The Uncoverables Podcast: Emmett McCleary Interview/Live Studio Set

Hosted a show live on CKUT with special guest Emmett McCleary to talk about his upcoming album There’s a Better Something which he’s self-releasing on May 12th. Topics include crowds, sadness, and singing quietly.

Click Here to Download


Waxahatchee-“Silver” Out in the Storm

Jay Som-“The Bus Song” from Everybody Works

Emmett McCleary-“Honest You” from There’s a Better Something

Vagabon-“The Embers” from Infinite Worlds

Smokes-“4souls” single

Girlpool-“It Gets More Blue” from Powerplant

No Joy-“Califone” from Creep EP

Sneaks-“Look Like That” from It’s a Myth


The Uncoverables Podcast: Anna Webber and Erik Hove Interview

Click here to Download

Pulled from a live radio broadcast, this week’s episode features a double-header interview with Montreal-bred musicians Erik Hove and Anna Webber in anticipation of their joint gig at Cafe Resonance in Montreal.  The show also serves as an album release for Erik, so we speak specifically about his new single “Tessellation” as well as the album in general.


Eivind Opsvik-“IZO” from Overseas V

Anna Webber Trio-“Underhelmed” from Binary

Erik Hove-“Tessellation” from Polygon

Anna Webber Trio-“Tug O’ War” from Binary

Jaimie Branch-“Theme 002” from Fly or Die

Matt Maneri, Whit Dickey, Matthew Ship-“Galaxy 9” from Vessel in Orbit



Charli XCX-Number 1 Angel: Album Review

Again sporting production collaborations from the illustrious PC music crowd, Charli XCX presents a mixtape that pulls together sounds from freaky pop traditions and those dominating the Billboard charts.  The album seeks out massive bangers to some avail, but also feels a bit like a “darts in the dark” pop record—each punching song sounds like XCX slapping together something insanely catchy, that COULD make the radio, and tossing it in the air to see if anyone’s interested.  Also, the “Emotional” numbers are largely unsuccessful, sounding like another attempt to soundtrack “The Fault in Our Stars.” Cupcakke’s charisma is undeniable, MØ shows up for an especially fun number, but overall “Number 1 Angel” misses the mark.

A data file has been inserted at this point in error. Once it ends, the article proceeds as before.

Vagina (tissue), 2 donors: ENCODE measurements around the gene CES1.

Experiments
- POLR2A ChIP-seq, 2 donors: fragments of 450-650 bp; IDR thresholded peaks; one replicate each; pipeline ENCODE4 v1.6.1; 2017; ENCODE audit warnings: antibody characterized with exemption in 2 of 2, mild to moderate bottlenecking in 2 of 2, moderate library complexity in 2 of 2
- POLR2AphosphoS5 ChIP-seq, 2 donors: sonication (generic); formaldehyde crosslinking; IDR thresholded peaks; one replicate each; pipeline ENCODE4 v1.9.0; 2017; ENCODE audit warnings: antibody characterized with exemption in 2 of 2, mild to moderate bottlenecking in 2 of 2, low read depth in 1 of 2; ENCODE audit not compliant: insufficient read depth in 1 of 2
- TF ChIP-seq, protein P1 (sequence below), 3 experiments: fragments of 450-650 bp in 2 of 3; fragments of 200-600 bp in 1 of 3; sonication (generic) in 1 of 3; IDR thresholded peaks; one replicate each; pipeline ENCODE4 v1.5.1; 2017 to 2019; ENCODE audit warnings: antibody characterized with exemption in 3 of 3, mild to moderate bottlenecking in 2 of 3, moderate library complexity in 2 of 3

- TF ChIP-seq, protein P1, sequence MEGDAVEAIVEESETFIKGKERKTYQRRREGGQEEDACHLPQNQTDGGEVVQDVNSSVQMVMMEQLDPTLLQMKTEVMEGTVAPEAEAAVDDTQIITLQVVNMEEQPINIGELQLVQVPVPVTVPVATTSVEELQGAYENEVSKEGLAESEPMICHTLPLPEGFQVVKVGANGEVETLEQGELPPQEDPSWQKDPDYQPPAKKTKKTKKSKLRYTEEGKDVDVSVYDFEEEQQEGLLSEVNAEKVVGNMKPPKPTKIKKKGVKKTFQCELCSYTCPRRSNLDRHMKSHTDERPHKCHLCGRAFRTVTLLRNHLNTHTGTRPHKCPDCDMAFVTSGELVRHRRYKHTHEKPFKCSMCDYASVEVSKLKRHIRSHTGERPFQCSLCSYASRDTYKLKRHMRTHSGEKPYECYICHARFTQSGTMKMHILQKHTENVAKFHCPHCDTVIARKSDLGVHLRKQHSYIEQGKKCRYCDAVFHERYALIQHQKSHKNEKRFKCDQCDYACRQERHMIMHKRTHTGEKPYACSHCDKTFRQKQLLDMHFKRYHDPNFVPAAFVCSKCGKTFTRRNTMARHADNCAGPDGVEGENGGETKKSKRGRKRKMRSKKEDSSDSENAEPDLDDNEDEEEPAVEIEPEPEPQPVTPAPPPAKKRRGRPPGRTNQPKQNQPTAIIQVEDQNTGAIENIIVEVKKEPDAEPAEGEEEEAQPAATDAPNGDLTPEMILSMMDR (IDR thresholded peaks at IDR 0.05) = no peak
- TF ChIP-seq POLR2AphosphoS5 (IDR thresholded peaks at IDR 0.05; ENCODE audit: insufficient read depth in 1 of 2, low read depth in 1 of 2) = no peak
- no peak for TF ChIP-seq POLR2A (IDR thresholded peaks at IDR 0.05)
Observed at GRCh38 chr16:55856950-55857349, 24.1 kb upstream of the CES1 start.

The record’s highs are certainly high.  We open on twinkling ambience before pillars of metallic bass and riding high hook float in at a fun, un-abrasive clip: “I’m a dreamer, step step out the beamer.”  “3AM” follows suit with a collaboration that was meant to be.  MØ’s rasp and energy combine perfectly with Charli’s hyper-intensive bubblegum aesthetic for the blistering dance-floor banger of the night.  The quasi-dancehall vibe at the hook is absolutely infectious with both verses harping on the ever-relatable fuck-boy that you can’t let go of topic.  Even the attack-on-the-ears “oohs” between the hooks are suitable for screaming out in the car.  “Lipgloss” is also perfection.  Cupcakke’s down and dirty lyrics present the poetic equivalent of the PC music sonic nightmare/rave: “so I can open my legs bon appetite.”  The crackling synths usher in XCX’s equally naughty hook: “I keep it sticky like lip gloss,” making for a bold final album cut.

Besides these three tracks, there’s a small supply of fun, hard-hitting radio material and some overly gushing power ballads, both far too close to completely sterile music industry creations to be of any interest.  Particularly at the chorus, “Emotional” jumps into that soaring movie-soundtrack sound with simple bass and snare combinations that evoke a summer music festival collection of hand claps.  The lyrics are also as dull as it gets: “All over, deep under my skin/You got me so emotional/We had something that never happened/If only we had less control.”  “ILY2” fades in next, almost sounding like “Emotional’s” coda.  The verse is a bit more upbeat, but again we get a soaring chorus that’s just trying a bit too hard with luke warm lyrics: I don’t talk a lot so you should listen up.”

The album is also lacking in the typical PC music hardware, even on the best tracks.  Obviously, in listening to “Emotional,” one can imagine that if the metallic bass sound were replaced with an electric bass or something or other, it’d basically be a Kings of Leon number, but even the chipmunked vocals at the end of “Drugs” sound like a hail mary at the end of an otherwise straightforward studio pop creation.